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World Digest: China to join talks on Iran sanctions at U.N.

An anti-government demonstrator climbs the front gate and storms into Thailand's parliament during a rally in Bangkok.
An anti-government demonstrator climbs the front gate and storms into Thailand's parliament during a rally in Bangkok. (Wason Wanichakorn/associated Press)

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Thursday, April 8, 2010

IRAN

China to join talks on Iran sanctions at U.N.

The United States, China and other key world powers will meet at the United Nations on Thursday for their first high-level talks on a Western-backed proposal to impose sanctions on Iran, according to U.N. Security Council diplomats.

The move came as Iranian President Mahmoud Ahmadinejad publicly denounced President Obama as an "amateur" who resorts to threats of force because he lacks a legal basis for compelling Iran to rein in what it says is its peaceful nuclear program.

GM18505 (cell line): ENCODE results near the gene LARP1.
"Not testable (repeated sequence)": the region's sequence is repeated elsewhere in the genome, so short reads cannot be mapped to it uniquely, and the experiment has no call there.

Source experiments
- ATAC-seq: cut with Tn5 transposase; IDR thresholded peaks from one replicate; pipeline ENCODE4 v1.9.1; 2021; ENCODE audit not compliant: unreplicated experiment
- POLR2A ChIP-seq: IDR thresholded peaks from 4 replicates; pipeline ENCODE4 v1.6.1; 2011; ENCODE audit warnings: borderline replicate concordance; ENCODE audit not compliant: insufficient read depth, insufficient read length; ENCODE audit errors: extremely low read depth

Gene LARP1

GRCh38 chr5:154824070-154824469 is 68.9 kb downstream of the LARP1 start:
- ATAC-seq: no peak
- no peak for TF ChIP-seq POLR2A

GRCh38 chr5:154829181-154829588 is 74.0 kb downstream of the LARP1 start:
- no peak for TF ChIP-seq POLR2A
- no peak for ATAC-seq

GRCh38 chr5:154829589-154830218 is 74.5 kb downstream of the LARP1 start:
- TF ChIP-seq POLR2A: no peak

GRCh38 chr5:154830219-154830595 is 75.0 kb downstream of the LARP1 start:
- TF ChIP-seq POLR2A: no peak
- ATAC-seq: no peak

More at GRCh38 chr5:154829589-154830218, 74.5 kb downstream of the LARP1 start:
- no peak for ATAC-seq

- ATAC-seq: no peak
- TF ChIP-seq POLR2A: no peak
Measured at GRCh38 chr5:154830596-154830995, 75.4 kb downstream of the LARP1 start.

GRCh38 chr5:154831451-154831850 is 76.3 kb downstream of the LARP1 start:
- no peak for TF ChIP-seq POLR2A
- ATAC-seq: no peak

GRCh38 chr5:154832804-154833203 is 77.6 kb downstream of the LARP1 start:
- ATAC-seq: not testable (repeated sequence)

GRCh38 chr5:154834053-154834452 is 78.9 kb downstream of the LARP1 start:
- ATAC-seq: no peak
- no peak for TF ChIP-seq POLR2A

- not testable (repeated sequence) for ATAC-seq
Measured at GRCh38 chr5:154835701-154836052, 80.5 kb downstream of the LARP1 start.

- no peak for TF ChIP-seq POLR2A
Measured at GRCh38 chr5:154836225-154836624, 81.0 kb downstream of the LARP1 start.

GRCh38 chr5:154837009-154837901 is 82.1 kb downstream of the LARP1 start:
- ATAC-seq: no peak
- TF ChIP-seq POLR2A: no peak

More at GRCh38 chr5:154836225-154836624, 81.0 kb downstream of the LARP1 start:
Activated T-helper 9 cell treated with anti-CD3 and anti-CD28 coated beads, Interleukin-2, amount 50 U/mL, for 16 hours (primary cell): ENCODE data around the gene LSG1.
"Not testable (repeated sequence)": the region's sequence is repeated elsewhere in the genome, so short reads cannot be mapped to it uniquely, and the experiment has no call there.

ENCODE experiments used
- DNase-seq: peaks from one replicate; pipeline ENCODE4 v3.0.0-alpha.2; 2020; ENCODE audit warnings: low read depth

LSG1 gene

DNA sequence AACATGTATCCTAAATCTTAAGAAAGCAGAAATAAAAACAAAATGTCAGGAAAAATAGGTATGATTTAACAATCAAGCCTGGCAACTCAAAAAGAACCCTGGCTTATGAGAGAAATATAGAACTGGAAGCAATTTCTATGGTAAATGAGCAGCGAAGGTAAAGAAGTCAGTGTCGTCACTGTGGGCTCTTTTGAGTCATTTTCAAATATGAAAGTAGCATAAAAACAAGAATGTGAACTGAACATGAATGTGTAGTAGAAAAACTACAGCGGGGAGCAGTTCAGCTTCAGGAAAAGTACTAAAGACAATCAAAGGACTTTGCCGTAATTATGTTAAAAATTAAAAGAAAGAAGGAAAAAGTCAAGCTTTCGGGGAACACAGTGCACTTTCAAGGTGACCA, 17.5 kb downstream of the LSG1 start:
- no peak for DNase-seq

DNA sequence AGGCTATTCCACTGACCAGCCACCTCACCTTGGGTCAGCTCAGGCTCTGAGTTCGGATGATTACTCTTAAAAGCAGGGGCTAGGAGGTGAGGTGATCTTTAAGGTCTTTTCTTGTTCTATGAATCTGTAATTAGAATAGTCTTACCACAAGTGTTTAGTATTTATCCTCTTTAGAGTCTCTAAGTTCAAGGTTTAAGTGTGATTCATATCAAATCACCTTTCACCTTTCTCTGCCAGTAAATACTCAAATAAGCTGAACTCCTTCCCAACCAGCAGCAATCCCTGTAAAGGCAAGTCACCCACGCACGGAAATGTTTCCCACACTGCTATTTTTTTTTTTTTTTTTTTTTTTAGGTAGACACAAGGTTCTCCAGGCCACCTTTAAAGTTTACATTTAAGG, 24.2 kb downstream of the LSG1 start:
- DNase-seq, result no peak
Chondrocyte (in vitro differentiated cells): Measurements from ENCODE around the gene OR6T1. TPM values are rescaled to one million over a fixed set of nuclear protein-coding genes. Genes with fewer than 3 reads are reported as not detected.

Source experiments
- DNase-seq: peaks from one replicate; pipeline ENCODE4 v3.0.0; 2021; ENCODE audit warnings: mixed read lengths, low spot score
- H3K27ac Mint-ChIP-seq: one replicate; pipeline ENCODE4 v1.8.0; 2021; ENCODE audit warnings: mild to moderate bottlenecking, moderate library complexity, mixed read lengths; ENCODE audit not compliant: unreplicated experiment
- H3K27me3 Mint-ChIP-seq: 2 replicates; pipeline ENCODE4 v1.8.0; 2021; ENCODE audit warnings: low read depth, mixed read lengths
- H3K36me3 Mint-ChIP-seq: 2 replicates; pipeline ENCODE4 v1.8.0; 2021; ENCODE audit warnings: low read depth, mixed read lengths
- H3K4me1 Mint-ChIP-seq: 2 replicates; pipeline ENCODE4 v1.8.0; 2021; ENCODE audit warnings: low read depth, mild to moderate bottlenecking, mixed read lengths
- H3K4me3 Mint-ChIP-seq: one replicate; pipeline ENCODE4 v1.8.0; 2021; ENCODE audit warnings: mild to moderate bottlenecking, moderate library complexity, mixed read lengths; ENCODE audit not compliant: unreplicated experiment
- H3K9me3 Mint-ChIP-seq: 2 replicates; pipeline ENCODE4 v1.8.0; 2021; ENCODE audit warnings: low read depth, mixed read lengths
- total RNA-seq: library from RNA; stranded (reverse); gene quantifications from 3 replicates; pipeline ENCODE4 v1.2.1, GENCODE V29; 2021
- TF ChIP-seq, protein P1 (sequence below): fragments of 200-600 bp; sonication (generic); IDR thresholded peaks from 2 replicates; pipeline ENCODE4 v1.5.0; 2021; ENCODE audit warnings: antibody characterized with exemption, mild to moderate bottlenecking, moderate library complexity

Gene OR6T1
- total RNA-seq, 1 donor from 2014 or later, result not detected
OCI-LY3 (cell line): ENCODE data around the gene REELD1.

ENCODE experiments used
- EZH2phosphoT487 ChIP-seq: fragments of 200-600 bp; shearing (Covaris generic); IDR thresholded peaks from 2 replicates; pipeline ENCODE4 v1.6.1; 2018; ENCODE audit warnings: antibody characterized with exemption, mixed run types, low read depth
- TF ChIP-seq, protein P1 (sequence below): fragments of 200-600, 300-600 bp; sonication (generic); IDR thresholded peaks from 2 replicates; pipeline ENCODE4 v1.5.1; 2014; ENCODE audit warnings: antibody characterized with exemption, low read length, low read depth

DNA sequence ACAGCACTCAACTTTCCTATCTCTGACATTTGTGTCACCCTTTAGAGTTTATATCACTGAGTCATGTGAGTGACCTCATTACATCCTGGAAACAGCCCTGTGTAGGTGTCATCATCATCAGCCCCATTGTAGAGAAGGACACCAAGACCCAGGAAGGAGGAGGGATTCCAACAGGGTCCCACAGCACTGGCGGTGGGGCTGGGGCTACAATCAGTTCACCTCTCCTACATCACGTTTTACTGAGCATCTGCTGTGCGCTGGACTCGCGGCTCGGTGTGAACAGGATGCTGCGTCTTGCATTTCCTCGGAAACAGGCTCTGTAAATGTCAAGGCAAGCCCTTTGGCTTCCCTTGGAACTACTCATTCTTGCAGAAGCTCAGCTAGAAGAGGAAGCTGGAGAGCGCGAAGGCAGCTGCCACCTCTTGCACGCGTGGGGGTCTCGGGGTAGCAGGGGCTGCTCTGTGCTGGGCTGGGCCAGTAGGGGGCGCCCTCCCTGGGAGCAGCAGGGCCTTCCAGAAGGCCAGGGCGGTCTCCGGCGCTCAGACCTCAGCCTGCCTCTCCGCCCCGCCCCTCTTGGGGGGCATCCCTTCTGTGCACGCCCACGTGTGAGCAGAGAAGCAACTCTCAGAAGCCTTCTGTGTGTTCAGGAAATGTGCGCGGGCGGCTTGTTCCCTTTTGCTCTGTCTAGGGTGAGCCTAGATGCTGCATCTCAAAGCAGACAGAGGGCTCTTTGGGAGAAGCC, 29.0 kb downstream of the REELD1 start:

The agreement to hold the talks followed months of resistance by China to the idea of a fourth round of U.N. sanctions. Discussions will begin just two days after the Obama administration released its new nuclear policy, under which the United States could launch a nuclear strike against countries such as Iran and North Korea that are in violation of nuclear nonproliferation obligations.

In response to the release, Ahmadinejad lashed out at Obama on Wednesday as "inexperienced and an amateur politician," the Reuters news service reported. "American politicians are like cowboys," he said. "When they have legal shortcomings, their hands go to their guns."

In New York, diplomats played down hopes of a breakthrough from the talks among the United States, China, Russia, Britain, France and Germany. "This is just the beginning of negotiations," one said. "We don't expect to come out of the meeting with a communique."

-- Colum Lynch

THAILAND

State of emergency declared in Bangkok

Thailand declared a state of emergency in the capital Wednesday after protesters stormed parliament, forcing government officials to flee by helicopter in the latest episode in a four-week-old attempt to force elections.

The red-shirted supporters of ousted premier Thaksin Shinawatra retreated from parliament, but tens of thousands have remained in Bangkok's main shopping district since Saturday, defying Prime Minister Abhisit Vejjajiva's orders to leave.


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